Histotechnology

Image of male lab technician looking through microscope.

Overview

Histotechnicians use precise techniques to prepare body tissues for review by a pathologist who determines whether the tissue is normal or abnormal. The histotechnician may assist the pathologist in tissue grossing, cutting the initial tissue for analysis, or possibly assisting in an autopsy.

Because tissue must be handled properly from start to finish, attention to detail and strong fine motor skills are essential. Empathy for patient well-being and ability to manage high levels of autonomy are additional characteristics of successful histotechnicians. Do you have an interest in scientific procedures, health care, and helping people? If so, consider a career in histotechnology.

To enter the histotechnology program, choose one of two pathways:

  • If you already have an associate degree (or higher), you can pursue the Vocational Specialist Certificate: Histotechnology, which will allow you to complete the program in two semesters.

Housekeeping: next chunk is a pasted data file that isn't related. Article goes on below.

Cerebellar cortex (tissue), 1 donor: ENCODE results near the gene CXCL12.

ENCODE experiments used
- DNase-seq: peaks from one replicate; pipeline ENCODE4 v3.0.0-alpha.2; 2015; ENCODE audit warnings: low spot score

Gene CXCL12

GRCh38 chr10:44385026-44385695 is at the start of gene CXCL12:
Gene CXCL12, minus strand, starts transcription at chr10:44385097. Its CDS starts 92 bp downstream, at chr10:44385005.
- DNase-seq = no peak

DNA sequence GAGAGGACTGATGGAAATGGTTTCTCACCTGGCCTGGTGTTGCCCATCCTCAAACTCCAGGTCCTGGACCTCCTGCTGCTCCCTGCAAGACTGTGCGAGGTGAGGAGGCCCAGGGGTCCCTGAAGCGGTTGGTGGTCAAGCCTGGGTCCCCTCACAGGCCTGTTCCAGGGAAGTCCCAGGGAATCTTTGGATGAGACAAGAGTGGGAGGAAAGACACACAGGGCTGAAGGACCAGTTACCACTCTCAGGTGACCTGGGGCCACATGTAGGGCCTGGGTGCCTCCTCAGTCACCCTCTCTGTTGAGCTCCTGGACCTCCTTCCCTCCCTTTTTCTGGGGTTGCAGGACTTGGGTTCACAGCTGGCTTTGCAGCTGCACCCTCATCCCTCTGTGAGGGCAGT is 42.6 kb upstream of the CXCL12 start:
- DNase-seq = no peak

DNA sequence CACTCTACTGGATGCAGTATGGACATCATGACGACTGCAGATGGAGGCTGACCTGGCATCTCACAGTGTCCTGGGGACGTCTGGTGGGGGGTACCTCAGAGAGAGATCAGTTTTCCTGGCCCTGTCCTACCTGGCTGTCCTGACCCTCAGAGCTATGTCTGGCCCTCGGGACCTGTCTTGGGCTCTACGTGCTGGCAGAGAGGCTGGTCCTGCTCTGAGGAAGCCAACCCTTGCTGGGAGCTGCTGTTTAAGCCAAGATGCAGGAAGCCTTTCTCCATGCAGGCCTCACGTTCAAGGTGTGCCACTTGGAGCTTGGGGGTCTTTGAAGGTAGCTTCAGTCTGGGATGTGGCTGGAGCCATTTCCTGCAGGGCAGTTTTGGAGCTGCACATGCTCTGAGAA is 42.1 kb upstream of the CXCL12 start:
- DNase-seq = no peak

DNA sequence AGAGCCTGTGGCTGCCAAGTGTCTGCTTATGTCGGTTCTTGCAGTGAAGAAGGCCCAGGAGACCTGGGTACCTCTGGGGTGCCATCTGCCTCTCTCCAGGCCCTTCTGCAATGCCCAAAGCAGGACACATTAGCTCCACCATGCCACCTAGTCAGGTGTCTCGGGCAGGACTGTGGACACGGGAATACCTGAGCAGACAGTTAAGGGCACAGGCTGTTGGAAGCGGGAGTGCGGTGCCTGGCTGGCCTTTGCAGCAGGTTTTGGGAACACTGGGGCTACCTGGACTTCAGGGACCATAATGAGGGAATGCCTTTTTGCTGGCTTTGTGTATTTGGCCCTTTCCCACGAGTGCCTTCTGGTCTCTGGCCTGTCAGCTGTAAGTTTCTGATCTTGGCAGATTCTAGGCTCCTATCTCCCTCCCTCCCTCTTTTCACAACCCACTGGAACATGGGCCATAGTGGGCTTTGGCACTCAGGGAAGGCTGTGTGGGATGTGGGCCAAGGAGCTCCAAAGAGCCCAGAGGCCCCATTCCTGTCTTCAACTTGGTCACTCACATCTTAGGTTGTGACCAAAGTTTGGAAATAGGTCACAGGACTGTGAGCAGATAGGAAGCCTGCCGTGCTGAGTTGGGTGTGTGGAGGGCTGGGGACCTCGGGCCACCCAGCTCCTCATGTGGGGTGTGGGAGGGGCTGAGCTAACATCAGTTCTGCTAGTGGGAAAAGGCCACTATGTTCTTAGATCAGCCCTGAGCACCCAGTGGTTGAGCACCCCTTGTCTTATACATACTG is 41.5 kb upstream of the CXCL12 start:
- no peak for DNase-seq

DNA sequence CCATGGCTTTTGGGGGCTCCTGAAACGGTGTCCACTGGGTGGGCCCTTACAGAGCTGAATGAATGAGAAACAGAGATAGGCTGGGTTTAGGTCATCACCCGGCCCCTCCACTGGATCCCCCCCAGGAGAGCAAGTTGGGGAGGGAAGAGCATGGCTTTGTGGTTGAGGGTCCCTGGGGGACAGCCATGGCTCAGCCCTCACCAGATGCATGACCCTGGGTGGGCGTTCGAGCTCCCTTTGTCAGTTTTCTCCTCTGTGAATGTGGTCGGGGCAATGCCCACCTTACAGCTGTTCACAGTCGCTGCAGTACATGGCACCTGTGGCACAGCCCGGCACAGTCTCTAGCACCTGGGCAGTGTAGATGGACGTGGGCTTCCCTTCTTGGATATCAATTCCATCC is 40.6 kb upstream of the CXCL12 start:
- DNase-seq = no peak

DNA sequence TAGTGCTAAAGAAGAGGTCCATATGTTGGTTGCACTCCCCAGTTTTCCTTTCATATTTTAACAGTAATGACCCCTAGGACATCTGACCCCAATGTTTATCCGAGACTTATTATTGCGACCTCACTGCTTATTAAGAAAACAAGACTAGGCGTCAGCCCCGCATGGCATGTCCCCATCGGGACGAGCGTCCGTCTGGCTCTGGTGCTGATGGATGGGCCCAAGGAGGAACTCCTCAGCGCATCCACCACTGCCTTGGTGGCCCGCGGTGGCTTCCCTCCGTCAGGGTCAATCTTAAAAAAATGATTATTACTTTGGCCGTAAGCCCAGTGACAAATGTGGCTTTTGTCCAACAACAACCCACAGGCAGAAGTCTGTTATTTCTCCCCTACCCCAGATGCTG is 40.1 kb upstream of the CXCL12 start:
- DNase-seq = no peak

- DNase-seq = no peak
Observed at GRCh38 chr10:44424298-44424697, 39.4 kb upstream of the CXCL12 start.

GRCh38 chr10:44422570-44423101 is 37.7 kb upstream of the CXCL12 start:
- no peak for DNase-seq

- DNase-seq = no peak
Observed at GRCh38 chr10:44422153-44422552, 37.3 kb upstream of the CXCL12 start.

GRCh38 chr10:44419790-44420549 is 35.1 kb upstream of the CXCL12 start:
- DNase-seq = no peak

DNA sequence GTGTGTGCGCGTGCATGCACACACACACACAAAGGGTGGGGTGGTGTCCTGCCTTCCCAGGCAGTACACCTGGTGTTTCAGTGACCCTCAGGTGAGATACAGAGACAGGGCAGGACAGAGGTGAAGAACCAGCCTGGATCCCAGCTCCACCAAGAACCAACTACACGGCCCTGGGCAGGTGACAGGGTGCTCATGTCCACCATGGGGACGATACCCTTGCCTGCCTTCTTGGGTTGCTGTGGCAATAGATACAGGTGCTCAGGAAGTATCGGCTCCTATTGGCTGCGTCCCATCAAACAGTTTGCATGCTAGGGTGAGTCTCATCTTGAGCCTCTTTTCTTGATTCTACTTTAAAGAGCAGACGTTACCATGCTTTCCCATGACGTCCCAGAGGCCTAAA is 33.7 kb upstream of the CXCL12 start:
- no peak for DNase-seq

• Associate of Applied Science in Histotechnology (four semesters)

After graduating and passing the American Society of Clinical Pathology (ASCP) exam, you’ll become nationally certified to work in laboratories across the U.S. This career path can lead to a promotion as a pathology assistant, a job in medical sales, or even a position in healthcare education.

This program is accredited by the National Accrediting Agency for Clinical Laboratory Sciences (NAACLS).

Accreditation


The histotechnology program is accredited by the National Accrediting Agency for Clinical Laboratory Sciences (NAACLS), 5600 N. River Rd., Suite 720, Rosemont, IL 60018, 773-714-8880Visit the NAACLS website

Program Highlights

Prepare for Immediate Employment

Associate of Applied Science

Vocational Certificate

Planning to Transfer


Learn more about earning a Bachelor’s degree, earning summer credits for transfer or dual admissions with a university by visiting University Transfer & Partnerships.